Hall: Again, I think this is one that's mostly going to be an on-the-ground localized thing. But I can tell you this, if I'm a homebuilder operating in Texas and that's a key market, like LGI Homes, ticker LGIH, is a big win. I think Green Brick also has some operations in Texas. Again, these are smaller operators. Their labor costs just went up 10%-20% or maybe more for a substantial part of at least the spring season because there's just a whole lot of renovation work that's going to need to be done. You think about the burst pipes inside houses, other damage, then you start talking about -- again, this is what's easy to forget. By the way, we are still in the midst of a global pandemic. Think about all of those unoccupied commercial spaces that nobody thought about, and the power went out, and the heating went out, and all the pipes froze in those buildings. The implications could be pretty enormous in terms of construction costs, and the implications I think are pretty noteworthy. Again, homebuilders, I think as an investor, those are the companies I think are going to bear some of the implications of maybe headwinds for that. If I'm [...] or Lowes, I'm rubbing my hands together right now because these companies, it's going to be a benefit for them, but it's temporary. There's nothing durable that's coming out of this that I think is really creating an opportunistic, "Hey I should invest X here because it's something that's durable." I don't think that's the case.
Sciple: Yeah. I think certainly if you're someone who's going out to buy a home today, or wants to build a new home today, your construction is going to be significantly more expensive. It's going to increase some of those costs in a time where there really has been just significantly historic amounts of demand for housing. You layer on top the already elevated cost for construction materials because of what I said earlier I believe about when we went into the Greek alphabet in hurricanes. This is already in an environment where there is elevated demand for some of these materials. I think you can expect to see some of these commodity prices go up. Along those same lines, oil prices are moving up in a significant way. We've seen U.S. oil output down four million barrels per day, largest ever decline. U.S. down 40% overall. How should we be thinking about this impact in the oil and gas market? Lots of wells frozen and maybe might not be producing soon.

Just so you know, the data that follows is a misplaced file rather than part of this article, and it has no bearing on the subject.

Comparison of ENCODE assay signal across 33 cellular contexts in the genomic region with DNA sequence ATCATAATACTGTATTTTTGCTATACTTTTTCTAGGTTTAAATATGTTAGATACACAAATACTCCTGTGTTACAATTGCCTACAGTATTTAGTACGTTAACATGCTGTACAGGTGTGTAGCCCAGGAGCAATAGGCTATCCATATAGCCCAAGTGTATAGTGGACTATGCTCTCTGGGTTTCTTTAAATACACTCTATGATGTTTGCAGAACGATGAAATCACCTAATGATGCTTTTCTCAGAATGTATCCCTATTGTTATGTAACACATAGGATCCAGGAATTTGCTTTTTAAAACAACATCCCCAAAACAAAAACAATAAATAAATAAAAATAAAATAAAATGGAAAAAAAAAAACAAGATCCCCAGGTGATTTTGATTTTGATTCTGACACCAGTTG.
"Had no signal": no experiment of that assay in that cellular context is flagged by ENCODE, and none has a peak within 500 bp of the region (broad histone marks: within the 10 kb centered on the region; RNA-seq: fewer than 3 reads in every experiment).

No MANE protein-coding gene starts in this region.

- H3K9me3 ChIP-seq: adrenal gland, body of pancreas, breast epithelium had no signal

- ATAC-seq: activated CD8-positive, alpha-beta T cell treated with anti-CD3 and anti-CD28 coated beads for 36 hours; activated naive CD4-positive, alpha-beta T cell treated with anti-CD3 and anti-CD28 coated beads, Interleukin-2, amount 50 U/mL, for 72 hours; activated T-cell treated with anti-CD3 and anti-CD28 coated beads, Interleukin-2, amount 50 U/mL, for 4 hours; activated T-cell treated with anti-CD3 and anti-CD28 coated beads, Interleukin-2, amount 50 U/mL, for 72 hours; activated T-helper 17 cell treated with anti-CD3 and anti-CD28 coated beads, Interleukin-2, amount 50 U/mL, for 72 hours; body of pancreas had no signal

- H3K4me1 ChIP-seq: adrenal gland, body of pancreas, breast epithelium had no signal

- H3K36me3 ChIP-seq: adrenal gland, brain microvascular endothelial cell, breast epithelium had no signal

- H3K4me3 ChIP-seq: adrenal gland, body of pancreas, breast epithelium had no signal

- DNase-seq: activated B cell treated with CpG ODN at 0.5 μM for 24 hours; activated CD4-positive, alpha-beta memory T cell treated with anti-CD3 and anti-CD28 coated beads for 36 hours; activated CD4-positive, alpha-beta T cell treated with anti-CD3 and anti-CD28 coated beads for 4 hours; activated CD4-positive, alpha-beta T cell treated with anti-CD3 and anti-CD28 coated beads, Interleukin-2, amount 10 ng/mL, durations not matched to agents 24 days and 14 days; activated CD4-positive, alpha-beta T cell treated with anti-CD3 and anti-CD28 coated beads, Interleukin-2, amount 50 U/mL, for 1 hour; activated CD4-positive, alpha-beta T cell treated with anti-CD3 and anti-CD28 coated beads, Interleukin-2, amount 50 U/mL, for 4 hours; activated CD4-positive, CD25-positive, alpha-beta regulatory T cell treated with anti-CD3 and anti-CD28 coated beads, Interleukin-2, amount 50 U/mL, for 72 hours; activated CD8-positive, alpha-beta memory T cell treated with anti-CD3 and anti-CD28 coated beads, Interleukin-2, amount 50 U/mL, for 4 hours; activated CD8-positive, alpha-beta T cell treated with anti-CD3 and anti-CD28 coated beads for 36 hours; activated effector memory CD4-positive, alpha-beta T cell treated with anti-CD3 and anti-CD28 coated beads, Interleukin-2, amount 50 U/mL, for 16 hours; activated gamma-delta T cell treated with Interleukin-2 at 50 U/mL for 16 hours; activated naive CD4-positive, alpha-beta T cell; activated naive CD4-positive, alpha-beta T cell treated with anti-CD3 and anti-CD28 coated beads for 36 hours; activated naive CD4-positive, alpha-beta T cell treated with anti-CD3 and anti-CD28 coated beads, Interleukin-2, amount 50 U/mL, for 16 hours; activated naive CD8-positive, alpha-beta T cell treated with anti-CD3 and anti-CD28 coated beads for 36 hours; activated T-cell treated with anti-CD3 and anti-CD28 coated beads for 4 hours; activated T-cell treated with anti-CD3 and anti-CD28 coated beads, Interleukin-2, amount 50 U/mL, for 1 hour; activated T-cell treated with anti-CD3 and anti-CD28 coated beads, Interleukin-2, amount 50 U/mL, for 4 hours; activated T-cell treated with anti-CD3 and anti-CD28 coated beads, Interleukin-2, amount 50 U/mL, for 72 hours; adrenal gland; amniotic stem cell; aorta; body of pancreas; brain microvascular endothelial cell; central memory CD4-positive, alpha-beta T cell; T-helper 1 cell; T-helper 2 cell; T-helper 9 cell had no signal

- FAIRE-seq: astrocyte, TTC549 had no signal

Hall: Yeah. A couple of things on the commodity side. Lumbers are already at all-time high prices, so the homebuilders are going to continue to take a beating there and additional labor costs, and then you start looking at oil. Here's the good thing: in terms of the implications broadly, there's a lot of oil in a lot of places around the world that can be brought online to soak up, they can help meet the global demand, because global demand is actually on the rise as the vaccines are starting to be rolled out. Some areas are able to start opening up economically. Who are some of the big ones in Texas right now? Oxy [Occidental Petroleum Corporation], they've had some force majeure. Who else has had some?
Sciple: Yeah, Chevron has had one as well, Plains All American Pipeline because of issues with their power supply. Lots of folks being impacted.
Hall: Was it like four million barrels a day I think this knock back? That's like 40% of U.S. oil output that's offline.
Sciple: That's 4% of global consumption. Remember, normalized obviously, demand down somewhat because of the pandemic. You have some read through impacts on oil and gas. Again, this is another one of these things that I think is going to be a bit of an air bubble. One interesting thing, you had Texas ban natural gas exports from the state through February 21st. I think it was structured as a first right of refusal for Texas. That's a constitutional interstate commerce loophole there. But you have states circling the wagons around their energy supplies with this Texas, I think so. Impacts there probably won't be incredibly long lasting, but in the near-term, there are some folks turning on supplies that are doing quite well. I saw one stat with spot prices for natural gas in Oklahoma up to over $1,000 per million British thermal units, it was a huge, massive amount.
Hall: Again, context, $3 is a good price [laughs], $1,000 is not a good price.